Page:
Bear with me for a moment:
If inertial and gravitaional mass are exactly equivalent, and a photon has momentum (granted, it is 4-momentum - so we are dependent here upon the frame of reference) and (crudely - and, you are going to say, incorrectly) momentum is mass times velocity, then from the fact a photon has momentum we can deduce that it has mass (p=mv). From Einstein's equations, however, we can deduce that it cannot have any rest-mass, as at speed-of-light (c) movement it would have infinite moving-mass.
BUT suppose - just for a moment - two heretical things: firstly that a photon DOES have rest mass (very tiny, but non-zero), and secondly that light does NOT travel at c - the upper speed limit for the universe - but very, very slightly less than that. We speak of c as being "the speed of light in vacuum" but we also speak of there being no true vacuum anywhere in the universe. Even intergalactic space contains some matter - per cubic metre not much, but some. So we have never - and I really do mean never - measured the actual speed of light in vacuum. We have measured the speed of light in "close to vacuum" (and in glass and in water and in air and lots of other media too), but never actually "in vacuum".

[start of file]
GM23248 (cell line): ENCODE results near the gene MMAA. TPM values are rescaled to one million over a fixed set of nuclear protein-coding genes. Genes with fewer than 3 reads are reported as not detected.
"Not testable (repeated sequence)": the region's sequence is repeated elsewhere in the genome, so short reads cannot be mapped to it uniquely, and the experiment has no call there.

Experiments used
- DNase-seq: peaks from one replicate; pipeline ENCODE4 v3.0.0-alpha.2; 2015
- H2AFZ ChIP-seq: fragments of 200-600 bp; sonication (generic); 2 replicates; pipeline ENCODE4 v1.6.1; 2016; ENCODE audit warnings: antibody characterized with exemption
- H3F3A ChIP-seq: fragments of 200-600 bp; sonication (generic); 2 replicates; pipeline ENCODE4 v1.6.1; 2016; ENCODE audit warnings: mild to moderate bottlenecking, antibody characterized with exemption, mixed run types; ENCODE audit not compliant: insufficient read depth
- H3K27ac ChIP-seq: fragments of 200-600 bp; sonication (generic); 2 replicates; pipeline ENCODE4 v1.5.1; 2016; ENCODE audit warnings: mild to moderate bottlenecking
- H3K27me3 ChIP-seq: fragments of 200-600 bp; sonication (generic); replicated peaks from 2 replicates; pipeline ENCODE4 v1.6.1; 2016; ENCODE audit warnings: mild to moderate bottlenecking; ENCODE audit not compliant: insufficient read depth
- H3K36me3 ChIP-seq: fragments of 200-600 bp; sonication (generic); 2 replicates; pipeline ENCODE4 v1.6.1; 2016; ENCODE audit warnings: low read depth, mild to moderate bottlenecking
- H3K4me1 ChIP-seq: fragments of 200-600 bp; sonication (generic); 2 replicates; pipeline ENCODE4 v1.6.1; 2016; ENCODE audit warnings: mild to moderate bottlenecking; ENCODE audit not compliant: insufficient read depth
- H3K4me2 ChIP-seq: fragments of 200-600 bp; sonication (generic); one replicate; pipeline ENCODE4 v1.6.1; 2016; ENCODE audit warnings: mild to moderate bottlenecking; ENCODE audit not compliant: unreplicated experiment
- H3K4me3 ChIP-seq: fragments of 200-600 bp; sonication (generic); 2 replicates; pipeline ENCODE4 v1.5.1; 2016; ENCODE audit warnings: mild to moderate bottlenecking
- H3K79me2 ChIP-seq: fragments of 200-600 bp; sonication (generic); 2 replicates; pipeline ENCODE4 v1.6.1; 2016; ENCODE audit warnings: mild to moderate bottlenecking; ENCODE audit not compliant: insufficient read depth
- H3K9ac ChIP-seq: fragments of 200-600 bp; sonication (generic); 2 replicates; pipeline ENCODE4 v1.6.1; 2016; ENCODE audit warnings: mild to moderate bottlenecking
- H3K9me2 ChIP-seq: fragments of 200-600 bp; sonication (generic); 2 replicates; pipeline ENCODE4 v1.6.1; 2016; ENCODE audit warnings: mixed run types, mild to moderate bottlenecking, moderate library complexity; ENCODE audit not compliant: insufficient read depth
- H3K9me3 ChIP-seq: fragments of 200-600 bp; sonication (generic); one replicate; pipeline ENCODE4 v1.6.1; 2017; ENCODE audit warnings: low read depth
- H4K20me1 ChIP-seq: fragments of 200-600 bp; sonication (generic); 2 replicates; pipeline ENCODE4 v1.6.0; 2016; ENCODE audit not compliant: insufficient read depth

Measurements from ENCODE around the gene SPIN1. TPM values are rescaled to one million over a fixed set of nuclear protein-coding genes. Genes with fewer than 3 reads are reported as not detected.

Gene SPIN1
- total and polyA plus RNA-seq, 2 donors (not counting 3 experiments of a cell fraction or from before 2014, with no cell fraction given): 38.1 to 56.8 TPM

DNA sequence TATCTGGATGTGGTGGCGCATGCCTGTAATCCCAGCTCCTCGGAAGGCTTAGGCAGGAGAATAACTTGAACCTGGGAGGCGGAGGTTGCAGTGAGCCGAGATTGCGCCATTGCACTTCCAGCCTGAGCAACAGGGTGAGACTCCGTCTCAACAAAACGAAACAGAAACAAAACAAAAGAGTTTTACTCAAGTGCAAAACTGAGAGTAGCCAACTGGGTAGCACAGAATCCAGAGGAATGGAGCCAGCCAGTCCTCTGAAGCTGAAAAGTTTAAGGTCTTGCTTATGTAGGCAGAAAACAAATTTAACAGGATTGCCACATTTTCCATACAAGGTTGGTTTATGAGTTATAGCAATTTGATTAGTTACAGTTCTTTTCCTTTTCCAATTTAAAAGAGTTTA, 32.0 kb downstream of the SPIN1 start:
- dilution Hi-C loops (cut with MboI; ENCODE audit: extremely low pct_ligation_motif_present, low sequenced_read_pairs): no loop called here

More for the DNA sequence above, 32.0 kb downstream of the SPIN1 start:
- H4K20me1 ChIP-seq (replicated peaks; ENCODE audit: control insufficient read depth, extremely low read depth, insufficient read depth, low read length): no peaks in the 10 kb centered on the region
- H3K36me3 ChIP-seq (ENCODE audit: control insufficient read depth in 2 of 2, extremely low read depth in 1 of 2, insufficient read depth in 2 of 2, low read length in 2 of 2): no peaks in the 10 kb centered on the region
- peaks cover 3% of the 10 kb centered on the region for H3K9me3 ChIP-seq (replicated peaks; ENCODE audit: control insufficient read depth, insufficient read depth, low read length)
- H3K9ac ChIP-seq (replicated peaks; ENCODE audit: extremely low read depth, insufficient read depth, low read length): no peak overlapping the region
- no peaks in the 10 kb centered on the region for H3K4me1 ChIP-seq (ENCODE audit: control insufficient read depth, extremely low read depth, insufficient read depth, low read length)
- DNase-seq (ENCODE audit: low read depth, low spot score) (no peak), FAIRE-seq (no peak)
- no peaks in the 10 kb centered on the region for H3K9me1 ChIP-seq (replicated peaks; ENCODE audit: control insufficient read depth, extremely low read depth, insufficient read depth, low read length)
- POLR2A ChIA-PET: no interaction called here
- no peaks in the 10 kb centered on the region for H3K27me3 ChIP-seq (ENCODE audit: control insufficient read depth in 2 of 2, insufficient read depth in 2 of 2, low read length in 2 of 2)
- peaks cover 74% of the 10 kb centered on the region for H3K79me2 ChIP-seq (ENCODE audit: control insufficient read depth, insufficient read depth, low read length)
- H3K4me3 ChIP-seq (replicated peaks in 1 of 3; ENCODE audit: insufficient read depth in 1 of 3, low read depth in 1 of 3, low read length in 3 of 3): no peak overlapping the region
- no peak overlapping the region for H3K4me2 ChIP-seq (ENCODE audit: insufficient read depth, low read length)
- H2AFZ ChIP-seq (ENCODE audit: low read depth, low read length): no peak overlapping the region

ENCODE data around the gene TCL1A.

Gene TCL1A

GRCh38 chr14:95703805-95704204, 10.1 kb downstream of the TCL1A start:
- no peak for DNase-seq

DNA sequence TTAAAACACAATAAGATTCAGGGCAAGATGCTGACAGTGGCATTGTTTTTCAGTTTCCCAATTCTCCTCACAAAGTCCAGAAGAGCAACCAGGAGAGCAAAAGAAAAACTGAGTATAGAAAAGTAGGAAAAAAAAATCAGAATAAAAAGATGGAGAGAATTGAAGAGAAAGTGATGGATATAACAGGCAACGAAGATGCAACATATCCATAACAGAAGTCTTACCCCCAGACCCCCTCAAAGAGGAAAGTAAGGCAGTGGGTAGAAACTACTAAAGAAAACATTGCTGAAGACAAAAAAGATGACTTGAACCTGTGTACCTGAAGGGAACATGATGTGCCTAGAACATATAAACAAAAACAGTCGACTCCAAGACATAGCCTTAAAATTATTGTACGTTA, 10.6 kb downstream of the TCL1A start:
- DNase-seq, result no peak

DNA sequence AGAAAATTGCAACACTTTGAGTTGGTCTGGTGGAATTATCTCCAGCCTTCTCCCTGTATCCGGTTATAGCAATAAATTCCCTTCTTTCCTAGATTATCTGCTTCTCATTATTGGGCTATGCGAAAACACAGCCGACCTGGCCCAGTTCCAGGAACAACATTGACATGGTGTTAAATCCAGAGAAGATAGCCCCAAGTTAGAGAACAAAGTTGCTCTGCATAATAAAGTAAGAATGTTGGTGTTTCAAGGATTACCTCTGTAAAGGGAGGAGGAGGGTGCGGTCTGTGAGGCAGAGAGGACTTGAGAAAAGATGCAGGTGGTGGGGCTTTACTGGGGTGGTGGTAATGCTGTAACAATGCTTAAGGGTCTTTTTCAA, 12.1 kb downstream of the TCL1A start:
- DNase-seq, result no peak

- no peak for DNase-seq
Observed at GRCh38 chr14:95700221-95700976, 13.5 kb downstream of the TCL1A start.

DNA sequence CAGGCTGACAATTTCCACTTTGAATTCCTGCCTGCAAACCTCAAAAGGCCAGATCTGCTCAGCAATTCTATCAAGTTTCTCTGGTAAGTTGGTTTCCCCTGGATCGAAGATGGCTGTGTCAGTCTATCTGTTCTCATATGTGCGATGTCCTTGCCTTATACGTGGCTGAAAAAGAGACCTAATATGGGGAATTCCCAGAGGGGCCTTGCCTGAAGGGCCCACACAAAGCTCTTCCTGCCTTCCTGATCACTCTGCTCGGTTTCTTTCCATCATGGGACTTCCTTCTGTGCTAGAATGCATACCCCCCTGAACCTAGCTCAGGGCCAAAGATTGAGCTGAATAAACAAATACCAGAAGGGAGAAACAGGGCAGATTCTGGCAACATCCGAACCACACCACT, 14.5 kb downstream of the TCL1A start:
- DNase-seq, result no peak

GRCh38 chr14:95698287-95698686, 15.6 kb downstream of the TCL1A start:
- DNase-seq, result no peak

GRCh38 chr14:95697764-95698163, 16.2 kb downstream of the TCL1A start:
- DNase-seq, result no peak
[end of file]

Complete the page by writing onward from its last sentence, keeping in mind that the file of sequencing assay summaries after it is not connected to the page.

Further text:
Still bear with me: so what if the rest-mass of a photon is, say ten to the fortieth power smaller than the mass of a neutrino (... when I was a child I was told neutrinos have no mass - but that's changed!), and that the maximum speed of light actually occuring in the universe is one ten to the fortieth part smaller than c (the ultimate speed limit)? Then we could still have Einstein (scientifically good) and we could think of photons as having mass (ordinary common sense good) and we can get rid of Black Holes (I've never liked them - but that, I know, is not a good argument) and instead have very, very deep (but NOT infinitely deep) gravity wells.
Photons are very light - but NOT massless. Photons always move at LESS than the (unmeasured) upper speed of light..
OK - you can stop bearing with me now.